N.U.S. enrolment numbers to drop

By Lanuola Tupufia – Ah Tong 19 December 2016, 12:00AM

The number of students to enrol at the National University of Samoa next year is expected to drop with the plan to increase the entry marks for several courses.

The changes, apply to Foundation courses and they also affect programmes in Technical and Vocational Training (T.V.E.T). and were revealed at a press conference held in the  N.U.S. conference room on Friday. 

Most significant, is the requirement for the first time that intending teachers have a 50% pass rate in English. Previously, they could enter the Faculty of Education as students with 40% in that subject – a below average grade.

The impact of this decision, may see fewer Education students enrolling and subsequently fewer teachers in the years to come although an improvement in teaching standards will be a plus for students and parents.

Vice Chancellor Fui Leapai Asofou Soo said the change in criteria for entering the university is to ensure higher qualifications are offered for students. 

He pointed out once students receive these higher qualifications, it makes it easier for them to obtain employment. 

 “We expect the number of students entering these programmes to drop,” said Fui. 

“How much that drop will be, we cannot tell at this stage…but we also anticipate the rise in entering criteria for Foundation programmes and there will be a lot more students and quality students enrolled in TVET programmes.”

For most of the changes the entry for Foundation courses require a higher demand of English varying from 50 to 60% for different courses.  

The demand for English has also gone up for different T.V.E.T. programmes. 

According to Vice Chancellor the high demand in English was one of the recommendations from government ministries and companies raising concerns about the level of English from graduates.   

He explained in Certificate of Arts now requires an English pass of 60% as do the Foundation Certificates in Commerce and General. 

As opposed to last year, the requirement for English in the courses was a 50% pass mark. 

“There are a lot of programs like journalism that needs to have a higher level of English to deliver message clearly and accurately,” he said. 

“Students who aim to become lawyers also need to be fluent in English and lecturers feel students need to have a certain level of English. Students are good in Mathematics and auditing but are weak in writing reports. The report is well written in Samoan but when it’s written in English, it’s not the same.”

But another reason that triggered the change is the reality at the university of having 100 students enrolled in a course but with only 35 graduating at the end of the year. 

Fui pointed out this is another reason the decision was made to lift the entry criteria. 

“It would be unfair for the students to take in students and expect them to achieve this higher level once they are in,” he said. 

“The end result is only 35 students passed and the rest failed. But increasing the entry pass mark means that we will take in those who have a better chance of passing.”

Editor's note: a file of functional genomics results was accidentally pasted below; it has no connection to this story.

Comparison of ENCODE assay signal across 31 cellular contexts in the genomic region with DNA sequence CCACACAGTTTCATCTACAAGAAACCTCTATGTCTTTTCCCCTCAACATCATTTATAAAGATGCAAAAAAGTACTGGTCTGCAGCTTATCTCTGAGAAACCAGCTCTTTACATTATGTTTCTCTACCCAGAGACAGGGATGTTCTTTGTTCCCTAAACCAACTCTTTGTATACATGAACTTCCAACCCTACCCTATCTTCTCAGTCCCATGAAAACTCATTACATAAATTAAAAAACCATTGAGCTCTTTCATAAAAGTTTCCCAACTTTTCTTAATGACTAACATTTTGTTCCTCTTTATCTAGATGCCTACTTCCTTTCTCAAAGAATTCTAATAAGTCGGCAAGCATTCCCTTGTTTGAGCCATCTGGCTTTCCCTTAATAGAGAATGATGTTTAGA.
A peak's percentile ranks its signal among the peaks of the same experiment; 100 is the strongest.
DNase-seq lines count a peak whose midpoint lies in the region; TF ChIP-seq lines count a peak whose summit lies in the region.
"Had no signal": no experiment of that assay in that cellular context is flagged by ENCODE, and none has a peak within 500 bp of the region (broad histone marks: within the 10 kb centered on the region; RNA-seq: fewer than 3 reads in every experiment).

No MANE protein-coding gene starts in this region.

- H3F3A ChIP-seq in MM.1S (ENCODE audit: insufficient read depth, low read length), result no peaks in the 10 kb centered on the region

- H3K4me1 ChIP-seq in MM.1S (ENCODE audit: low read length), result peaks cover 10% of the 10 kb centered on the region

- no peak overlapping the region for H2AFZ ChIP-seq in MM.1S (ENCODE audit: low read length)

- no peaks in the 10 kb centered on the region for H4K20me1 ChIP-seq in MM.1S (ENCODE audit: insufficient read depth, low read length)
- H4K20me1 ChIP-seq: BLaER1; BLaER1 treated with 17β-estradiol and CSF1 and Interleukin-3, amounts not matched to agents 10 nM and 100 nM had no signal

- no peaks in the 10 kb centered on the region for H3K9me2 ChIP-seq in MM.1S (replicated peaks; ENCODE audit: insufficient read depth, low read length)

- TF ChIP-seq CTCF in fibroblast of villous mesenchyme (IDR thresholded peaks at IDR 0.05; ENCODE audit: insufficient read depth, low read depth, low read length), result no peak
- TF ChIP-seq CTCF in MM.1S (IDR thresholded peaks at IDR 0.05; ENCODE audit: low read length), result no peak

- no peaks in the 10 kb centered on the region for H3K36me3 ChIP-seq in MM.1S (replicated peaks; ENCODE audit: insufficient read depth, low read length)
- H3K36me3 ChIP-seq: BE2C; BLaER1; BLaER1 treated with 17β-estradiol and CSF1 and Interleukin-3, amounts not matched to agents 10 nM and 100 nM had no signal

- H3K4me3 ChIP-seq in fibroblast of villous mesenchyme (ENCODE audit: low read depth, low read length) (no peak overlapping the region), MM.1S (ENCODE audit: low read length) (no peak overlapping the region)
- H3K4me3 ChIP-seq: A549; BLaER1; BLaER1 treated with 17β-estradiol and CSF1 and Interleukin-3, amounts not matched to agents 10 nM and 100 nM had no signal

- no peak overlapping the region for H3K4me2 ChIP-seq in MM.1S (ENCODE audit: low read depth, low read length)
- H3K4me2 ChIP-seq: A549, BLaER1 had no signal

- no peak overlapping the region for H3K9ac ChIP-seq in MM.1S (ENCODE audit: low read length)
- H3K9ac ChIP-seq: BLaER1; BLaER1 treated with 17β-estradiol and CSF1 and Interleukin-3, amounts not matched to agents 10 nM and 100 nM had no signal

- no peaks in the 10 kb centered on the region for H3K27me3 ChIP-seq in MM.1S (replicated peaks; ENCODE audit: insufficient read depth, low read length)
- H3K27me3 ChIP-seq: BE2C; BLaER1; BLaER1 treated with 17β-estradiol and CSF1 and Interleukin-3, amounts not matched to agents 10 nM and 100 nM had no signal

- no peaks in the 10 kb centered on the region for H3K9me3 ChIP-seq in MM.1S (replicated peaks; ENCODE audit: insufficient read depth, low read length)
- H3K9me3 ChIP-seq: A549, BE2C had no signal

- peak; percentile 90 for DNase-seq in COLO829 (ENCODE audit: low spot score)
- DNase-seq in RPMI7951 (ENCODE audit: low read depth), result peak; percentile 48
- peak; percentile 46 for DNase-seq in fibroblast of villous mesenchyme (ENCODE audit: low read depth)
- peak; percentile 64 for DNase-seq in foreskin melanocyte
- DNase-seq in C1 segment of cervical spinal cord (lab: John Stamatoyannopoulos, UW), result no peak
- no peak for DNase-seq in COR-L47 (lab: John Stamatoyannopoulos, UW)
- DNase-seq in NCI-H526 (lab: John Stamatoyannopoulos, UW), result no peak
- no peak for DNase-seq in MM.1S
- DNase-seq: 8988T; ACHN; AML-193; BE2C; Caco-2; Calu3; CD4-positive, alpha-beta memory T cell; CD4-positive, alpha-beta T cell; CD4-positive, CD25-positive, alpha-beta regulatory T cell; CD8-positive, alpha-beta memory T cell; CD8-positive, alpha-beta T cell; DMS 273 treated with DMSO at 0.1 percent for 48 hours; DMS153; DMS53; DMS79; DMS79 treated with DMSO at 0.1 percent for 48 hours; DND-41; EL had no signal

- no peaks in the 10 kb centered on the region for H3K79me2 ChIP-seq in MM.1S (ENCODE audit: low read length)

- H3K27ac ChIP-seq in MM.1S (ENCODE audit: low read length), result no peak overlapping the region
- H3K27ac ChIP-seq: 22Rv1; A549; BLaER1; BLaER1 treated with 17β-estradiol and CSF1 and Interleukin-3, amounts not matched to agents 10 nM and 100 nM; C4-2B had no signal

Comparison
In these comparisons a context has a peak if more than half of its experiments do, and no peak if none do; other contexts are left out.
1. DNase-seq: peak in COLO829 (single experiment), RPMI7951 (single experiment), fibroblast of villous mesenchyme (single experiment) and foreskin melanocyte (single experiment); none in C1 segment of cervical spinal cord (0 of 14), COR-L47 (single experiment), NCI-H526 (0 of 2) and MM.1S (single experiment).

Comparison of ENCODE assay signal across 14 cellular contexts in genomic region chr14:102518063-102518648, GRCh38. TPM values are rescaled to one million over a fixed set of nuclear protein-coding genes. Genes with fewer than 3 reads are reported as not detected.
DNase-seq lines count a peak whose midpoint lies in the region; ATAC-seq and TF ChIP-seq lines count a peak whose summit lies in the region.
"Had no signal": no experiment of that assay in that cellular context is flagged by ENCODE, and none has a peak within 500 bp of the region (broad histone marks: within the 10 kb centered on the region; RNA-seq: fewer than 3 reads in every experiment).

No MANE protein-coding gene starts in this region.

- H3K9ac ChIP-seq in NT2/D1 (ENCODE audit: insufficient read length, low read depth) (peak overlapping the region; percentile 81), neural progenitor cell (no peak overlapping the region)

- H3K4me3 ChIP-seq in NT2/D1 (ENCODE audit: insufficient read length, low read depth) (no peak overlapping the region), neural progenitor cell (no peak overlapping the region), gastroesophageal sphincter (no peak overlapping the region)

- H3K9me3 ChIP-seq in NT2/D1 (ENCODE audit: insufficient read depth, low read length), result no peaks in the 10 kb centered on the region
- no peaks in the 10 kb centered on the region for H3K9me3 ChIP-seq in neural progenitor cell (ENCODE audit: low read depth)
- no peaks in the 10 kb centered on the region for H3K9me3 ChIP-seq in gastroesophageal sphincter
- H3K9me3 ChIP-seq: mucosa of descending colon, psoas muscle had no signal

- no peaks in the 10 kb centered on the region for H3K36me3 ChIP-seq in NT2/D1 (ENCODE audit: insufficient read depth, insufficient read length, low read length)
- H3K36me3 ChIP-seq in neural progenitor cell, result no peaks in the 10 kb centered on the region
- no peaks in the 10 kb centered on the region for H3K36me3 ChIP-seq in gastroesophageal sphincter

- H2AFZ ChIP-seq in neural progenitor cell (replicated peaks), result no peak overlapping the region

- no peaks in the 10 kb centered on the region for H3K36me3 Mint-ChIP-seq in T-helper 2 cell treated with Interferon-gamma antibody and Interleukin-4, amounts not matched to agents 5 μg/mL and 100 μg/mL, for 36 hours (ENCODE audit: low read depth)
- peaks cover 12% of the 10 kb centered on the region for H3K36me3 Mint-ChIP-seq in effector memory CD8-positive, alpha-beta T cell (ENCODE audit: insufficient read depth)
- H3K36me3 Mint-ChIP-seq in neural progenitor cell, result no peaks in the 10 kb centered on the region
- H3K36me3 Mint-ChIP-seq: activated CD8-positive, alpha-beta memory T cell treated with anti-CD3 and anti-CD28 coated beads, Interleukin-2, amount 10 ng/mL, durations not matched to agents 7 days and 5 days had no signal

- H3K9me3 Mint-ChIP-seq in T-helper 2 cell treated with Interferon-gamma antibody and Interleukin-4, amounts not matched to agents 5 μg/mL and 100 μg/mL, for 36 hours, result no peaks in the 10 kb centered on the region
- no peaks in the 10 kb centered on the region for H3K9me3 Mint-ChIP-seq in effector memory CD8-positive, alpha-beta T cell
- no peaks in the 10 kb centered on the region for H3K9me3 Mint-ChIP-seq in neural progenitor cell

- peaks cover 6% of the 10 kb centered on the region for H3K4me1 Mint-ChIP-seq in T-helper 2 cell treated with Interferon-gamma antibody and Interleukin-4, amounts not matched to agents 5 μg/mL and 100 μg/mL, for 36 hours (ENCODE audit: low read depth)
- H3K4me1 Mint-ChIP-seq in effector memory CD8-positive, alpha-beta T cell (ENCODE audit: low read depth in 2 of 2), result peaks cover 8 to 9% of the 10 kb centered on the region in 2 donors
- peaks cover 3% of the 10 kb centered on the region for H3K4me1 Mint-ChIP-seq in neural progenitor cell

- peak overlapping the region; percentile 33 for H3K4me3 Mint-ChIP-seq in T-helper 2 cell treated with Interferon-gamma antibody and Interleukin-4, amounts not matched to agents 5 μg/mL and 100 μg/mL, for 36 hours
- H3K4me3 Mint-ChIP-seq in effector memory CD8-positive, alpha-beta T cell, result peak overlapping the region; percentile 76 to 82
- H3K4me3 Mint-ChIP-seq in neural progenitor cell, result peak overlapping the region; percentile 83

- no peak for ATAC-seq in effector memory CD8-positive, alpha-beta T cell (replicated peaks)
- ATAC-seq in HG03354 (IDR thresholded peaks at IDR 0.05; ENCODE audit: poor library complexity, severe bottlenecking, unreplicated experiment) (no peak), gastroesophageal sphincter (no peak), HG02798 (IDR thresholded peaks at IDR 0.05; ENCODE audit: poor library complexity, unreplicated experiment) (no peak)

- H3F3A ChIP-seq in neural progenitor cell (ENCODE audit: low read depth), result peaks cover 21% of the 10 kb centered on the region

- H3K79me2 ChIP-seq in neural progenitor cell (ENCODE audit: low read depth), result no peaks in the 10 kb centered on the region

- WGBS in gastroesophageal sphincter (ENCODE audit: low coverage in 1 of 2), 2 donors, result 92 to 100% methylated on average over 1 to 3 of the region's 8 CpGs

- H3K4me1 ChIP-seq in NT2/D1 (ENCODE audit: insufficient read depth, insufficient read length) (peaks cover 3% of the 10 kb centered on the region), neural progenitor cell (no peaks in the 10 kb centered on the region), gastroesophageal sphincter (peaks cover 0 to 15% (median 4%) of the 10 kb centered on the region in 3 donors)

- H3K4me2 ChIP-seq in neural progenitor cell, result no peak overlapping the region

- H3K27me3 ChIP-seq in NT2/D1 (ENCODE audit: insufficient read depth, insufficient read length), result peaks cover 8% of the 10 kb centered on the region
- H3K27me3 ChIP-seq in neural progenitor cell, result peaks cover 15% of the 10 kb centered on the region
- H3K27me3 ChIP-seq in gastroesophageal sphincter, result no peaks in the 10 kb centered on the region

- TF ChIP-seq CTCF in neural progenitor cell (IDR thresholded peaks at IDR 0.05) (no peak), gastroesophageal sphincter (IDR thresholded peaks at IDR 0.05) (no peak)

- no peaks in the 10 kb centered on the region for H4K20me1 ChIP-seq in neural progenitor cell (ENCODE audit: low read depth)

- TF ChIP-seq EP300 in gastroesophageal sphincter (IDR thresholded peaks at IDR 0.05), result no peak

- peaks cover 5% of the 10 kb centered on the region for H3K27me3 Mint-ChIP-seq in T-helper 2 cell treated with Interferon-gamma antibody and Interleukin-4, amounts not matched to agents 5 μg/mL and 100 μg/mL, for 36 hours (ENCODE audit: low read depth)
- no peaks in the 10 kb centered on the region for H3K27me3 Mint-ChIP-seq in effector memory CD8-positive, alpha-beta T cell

When asked whether  it was fair on the students who sat the exams for the university to make the announcement later rather than sooner Fui said there is no guarantee that given this information at the beginning of the year, it would make any difference. 

“You could look at it that way. But from the University point of view, this is a response to an overwhelming whisper that we raise our entry criteria from workplaces and the  Ministry of Education,” he said. 

“We had a lot of conversations about this issue as well as with the Public Service Commission. The pressure has been on us for quite sometimes and we now have made the deliberate decision to go that way…we have been very reserved in the way we handled this issue in the past exactly for those reasons.”

As to what will happen to the rest of the students that do not make it in through the higher entry criteria, the Vice Chancellor said there are other options. 

“There are different levels of programmes and if you can’t make the top level of programme and can’t do the diploma you can do a certificate,” he said. 

“There is a new reality ion the horizon. We are seriously thinking of expanding the Oloamanu services in terms of offering bridging course programmes for students who might still want to end up in the Foundation programmes.

It’s an alternative to going back to colleges and repeating. If they do not allow students to repeat or if students do not want to go back to school, they can go back and do bridging level programmes through Oloamanu.”

One of the programmes that has made some major changes in its entry criteria is the Faculty of Education. 

In the past years, students needed a pass mark of 160% in their best three subjects plus English. 

It has now changed to a total pass mark of 200% with 50% for English. 

According to the Dean of the Faculty of Education, Tofilau Dr. Faguele Suaalii, the higher requirement is a response to the call for quality teachers. 


By Lanuola Tupufia – Ah Tong 19 December 2016, 12:00AM

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